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With the seed of a minor character from her popular bestseller "Gods in Alabama," Jackson has built a whole new story full of her trademark sly wit, endearingly off-kilter characters, and utterly riveting plot twists.
- ISBN-13: 9780446582346
- ISBN-10: 0446582344
- Publisher: Grand Central Publishing
- Publish Date: June 2010
- Page Count: 344
Southern storyteller's latest soars
You only think you know what you’re in for when Backseat Saints begins: “It was an airport gypsy who told me that I had to kill my husband.” Joshilyn Jackson’s fourth novel isn’t a series of funny, trashy set pieces out of Dogpatch; rather, the tale Jackson tells is grim, and unless you count the narrator’s dog and a few minor characters, there’s not one likable person in it.
It’s a testament to Jackson’s talent that we stick with her protagonist, Rose Mae Lolley (aka Ro Grandee), despite the fact that she’s vicious, impulsive, deceitful and about as dim as the aforementioned dog. She’s also the victim of a husband who’s even more of a monster than she is. We hope she either gets away for good or kills him, for there’s no doubt that the psychopathic Thom Grandee will one day kill her. By the time the book opens, he’s already come close a couple of times.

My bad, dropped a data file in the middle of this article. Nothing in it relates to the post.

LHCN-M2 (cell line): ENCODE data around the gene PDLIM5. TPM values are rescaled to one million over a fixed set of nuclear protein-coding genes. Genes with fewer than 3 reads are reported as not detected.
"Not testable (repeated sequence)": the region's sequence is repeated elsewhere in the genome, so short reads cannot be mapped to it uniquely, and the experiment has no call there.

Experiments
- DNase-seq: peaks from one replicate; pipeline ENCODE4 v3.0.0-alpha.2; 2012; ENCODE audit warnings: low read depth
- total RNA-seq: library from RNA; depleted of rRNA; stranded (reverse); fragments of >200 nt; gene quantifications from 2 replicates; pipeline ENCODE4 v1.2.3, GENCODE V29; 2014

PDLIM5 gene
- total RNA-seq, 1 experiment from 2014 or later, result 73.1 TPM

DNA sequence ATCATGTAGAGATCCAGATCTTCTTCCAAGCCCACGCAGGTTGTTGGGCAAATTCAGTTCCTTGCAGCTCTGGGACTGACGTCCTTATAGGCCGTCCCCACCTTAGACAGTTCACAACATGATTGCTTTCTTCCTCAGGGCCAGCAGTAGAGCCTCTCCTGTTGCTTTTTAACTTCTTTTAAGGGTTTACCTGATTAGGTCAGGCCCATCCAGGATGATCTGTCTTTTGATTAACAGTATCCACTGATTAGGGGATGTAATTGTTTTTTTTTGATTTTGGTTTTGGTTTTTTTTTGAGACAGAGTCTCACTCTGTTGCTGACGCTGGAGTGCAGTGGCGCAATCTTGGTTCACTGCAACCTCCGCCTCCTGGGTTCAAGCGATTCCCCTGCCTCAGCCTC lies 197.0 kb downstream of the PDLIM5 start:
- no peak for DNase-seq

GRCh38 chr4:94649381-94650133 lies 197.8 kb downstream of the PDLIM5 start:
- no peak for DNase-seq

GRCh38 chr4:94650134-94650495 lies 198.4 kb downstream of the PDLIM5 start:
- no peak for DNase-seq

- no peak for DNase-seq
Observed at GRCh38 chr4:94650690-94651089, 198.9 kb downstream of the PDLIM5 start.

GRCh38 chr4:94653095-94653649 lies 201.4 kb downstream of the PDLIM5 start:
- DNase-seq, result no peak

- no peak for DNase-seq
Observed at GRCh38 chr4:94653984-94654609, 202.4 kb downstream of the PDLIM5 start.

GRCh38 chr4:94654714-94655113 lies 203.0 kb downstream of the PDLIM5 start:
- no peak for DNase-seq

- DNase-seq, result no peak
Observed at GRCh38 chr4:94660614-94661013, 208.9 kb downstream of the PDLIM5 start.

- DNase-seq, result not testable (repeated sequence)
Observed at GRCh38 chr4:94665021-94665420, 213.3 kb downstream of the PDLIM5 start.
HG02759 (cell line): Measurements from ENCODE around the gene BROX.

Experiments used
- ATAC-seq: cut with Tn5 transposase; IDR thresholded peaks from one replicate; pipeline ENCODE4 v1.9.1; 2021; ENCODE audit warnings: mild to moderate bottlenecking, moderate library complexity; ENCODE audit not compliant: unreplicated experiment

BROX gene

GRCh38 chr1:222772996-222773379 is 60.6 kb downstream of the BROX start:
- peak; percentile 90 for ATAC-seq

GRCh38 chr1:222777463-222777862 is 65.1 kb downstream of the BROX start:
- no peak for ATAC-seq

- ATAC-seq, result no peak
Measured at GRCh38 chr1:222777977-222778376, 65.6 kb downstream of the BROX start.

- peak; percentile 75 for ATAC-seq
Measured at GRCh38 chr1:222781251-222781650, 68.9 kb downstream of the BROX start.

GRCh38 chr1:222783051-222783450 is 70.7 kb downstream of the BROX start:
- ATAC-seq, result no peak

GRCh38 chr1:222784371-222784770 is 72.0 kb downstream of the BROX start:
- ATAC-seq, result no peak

But Rose has been reared in violence and chaos since childhood. Her mother, a rare devout Catholic in the ironically named town of Fruiton, Alabama, abandoned her when she was eight. Claire Lolley left her daughter with a man who tried to eradicate his sorrow in drink, and when that didn’t work, he took his rage out on his young daughter—he first dislocated Rose’s shoulder when she was just nine. Since then Rose has only known to move from one bad man to another.
Jackson knows that suffering doesn’t necessarily make one saintly or compassionate; it’s just as likely to make one wary and dangerous. Rose resents her virtuous next door neighbor and steals from her. She sees nearly everyone as an enemy or someone to be dismissed, and when she finally tracks down her mother—a woman who’s almost as self-obsessed as she is—she behaves with a maddening, punitive childishness.
Jackson has a magical way with words, injecting fearless insight throughout the novel. Backseat Saints is rough going in places, but it succeeds because of Jackson’s insistence on telling the truth about Rose Mae and her dangerous and unhappy world. It’s the work of a first-rate writer.